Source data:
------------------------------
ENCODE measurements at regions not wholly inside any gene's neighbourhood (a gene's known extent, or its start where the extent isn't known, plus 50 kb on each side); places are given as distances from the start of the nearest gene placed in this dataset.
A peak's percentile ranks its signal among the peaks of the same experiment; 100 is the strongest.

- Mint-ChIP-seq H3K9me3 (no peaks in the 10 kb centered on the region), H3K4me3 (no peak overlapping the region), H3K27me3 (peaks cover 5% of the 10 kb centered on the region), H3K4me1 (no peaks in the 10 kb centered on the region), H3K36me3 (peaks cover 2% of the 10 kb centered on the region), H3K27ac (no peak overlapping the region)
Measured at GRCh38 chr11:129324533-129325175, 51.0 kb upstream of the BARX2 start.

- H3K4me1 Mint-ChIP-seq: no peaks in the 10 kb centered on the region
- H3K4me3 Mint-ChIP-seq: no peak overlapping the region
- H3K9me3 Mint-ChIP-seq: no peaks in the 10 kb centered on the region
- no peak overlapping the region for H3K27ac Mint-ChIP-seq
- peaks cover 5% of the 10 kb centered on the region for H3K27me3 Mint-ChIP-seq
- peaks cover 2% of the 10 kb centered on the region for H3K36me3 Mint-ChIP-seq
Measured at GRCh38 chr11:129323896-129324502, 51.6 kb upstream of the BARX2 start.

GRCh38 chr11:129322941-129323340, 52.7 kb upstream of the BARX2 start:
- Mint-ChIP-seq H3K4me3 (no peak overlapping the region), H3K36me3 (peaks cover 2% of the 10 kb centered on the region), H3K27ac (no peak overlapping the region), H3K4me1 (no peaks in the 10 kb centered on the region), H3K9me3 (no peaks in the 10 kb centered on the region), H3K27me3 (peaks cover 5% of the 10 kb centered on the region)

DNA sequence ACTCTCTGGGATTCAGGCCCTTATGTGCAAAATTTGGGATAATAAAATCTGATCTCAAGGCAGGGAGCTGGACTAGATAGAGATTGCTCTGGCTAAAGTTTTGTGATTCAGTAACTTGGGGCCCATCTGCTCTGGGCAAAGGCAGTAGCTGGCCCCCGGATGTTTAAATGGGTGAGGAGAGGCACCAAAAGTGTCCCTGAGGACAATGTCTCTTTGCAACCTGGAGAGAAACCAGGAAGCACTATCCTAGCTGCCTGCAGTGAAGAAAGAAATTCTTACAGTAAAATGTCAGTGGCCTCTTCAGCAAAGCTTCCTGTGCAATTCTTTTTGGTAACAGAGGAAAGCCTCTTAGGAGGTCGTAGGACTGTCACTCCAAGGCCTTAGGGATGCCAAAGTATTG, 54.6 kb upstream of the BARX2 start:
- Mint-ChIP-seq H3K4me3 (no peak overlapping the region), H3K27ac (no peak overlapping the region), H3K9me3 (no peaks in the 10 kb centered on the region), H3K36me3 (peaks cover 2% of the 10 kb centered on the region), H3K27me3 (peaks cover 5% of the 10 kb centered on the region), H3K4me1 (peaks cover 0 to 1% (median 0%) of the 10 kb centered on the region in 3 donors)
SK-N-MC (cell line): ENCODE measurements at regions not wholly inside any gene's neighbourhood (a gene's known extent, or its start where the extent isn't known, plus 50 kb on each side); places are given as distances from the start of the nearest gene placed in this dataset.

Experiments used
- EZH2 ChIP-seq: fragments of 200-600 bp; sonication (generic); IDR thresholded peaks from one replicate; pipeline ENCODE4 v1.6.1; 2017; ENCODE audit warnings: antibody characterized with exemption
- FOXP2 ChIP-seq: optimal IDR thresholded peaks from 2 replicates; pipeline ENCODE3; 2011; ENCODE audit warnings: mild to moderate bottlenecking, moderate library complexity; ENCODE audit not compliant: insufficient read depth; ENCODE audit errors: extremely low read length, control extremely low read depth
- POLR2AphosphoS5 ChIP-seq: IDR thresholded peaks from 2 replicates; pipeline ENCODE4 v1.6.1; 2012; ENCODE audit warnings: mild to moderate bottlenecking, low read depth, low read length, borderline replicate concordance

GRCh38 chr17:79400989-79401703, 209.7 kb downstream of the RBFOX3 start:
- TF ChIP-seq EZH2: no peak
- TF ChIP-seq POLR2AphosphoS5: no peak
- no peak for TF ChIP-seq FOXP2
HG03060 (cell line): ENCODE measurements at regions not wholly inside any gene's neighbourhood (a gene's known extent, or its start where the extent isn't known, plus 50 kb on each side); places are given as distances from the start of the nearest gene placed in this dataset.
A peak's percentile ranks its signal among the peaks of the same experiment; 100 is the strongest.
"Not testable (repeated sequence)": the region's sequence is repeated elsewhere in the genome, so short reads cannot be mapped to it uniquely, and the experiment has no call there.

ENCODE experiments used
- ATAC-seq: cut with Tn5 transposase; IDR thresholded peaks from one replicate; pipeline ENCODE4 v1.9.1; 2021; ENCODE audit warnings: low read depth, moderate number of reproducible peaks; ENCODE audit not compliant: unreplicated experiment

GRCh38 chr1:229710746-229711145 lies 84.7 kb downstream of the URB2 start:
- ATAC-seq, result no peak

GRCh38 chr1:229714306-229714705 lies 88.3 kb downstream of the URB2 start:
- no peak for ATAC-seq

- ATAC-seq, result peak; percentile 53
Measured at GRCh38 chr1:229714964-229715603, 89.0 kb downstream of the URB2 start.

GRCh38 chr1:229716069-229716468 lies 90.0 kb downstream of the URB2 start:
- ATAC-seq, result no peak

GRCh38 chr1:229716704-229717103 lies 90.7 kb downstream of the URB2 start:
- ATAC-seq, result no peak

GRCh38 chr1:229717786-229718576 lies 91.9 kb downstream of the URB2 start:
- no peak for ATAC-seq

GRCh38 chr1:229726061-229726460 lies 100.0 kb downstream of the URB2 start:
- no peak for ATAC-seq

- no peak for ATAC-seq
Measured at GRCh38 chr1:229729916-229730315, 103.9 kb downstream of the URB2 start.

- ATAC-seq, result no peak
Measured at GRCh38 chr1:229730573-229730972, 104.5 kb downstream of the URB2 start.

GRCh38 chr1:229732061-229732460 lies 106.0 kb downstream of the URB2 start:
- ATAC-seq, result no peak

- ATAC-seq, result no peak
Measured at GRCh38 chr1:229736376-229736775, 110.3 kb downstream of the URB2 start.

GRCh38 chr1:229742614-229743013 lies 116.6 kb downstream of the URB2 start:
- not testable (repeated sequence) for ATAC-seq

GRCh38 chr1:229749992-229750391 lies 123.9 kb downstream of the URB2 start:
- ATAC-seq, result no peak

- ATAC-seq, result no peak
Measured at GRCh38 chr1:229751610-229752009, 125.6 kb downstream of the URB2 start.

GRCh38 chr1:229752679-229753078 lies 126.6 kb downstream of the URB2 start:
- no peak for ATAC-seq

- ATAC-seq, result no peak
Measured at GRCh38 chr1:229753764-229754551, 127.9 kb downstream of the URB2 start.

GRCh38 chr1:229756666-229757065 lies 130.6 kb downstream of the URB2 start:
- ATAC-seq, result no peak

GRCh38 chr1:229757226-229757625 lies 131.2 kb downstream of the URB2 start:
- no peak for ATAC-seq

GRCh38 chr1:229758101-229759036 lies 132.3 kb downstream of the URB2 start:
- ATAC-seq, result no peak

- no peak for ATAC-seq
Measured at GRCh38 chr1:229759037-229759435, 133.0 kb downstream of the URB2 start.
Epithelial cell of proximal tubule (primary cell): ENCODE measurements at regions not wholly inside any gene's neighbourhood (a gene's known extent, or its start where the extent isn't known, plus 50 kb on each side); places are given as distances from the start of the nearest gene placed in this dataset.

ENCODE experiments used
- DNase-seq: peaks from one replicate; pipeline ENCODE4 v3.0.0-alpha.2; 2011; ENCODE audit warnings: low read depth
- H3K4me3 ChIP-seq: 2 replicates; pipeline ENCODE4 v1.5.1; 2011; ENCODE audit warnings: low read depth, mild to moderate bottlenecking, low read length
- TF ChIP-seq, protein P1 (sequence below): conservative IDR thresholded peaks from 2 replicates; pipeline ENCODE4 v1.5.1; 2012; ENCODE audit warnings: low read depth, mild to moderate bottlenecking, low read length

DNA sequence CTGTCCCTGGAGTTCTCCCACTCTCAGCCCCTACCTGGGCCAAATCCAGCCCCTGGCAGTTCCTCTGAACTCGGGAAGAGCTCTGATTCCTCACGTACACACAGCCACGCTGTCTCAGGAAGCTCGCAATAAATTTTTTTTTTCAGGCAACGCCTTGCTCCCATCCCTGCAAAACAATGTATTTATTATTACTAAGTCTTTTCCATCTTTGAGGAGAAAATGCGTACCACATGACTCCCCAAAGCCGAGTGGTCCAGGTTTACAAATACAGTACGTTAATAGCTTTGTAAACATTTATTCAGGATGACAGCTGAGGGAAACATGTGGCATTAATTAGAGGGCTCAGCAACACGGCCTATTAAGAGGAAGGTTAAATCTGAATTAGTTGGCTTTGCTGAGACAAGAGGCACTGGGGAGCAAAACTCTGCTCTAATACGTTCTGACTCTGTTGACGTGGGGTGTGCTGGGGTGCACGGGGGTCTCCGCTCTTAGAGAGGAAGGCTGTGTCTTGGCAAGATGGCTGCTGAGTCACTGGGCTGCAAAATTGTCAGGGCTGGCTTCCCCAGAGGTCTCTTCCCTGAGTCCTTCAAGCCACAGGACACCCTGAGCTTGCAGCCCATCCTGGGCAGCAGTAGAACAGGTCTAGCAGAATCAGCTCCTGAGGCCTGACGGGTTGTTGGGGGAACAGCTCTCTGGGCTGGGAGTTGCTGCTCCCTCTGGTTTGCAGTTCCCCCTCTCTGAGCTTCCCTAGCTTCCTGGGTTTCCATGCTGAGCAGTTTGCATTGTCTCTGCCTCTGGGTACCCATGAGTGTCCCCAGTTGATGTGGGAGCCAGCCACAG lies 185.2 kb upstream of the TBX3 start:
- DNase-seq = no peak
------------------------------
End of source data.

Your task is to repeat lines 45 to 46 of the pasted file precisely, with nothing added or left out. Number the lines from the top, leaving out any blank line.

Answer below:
Measured at GRCh38 chr1:229729916-229730315, 103.9 kb downstream of the URB2 start.

- ATAC-seq, result no peak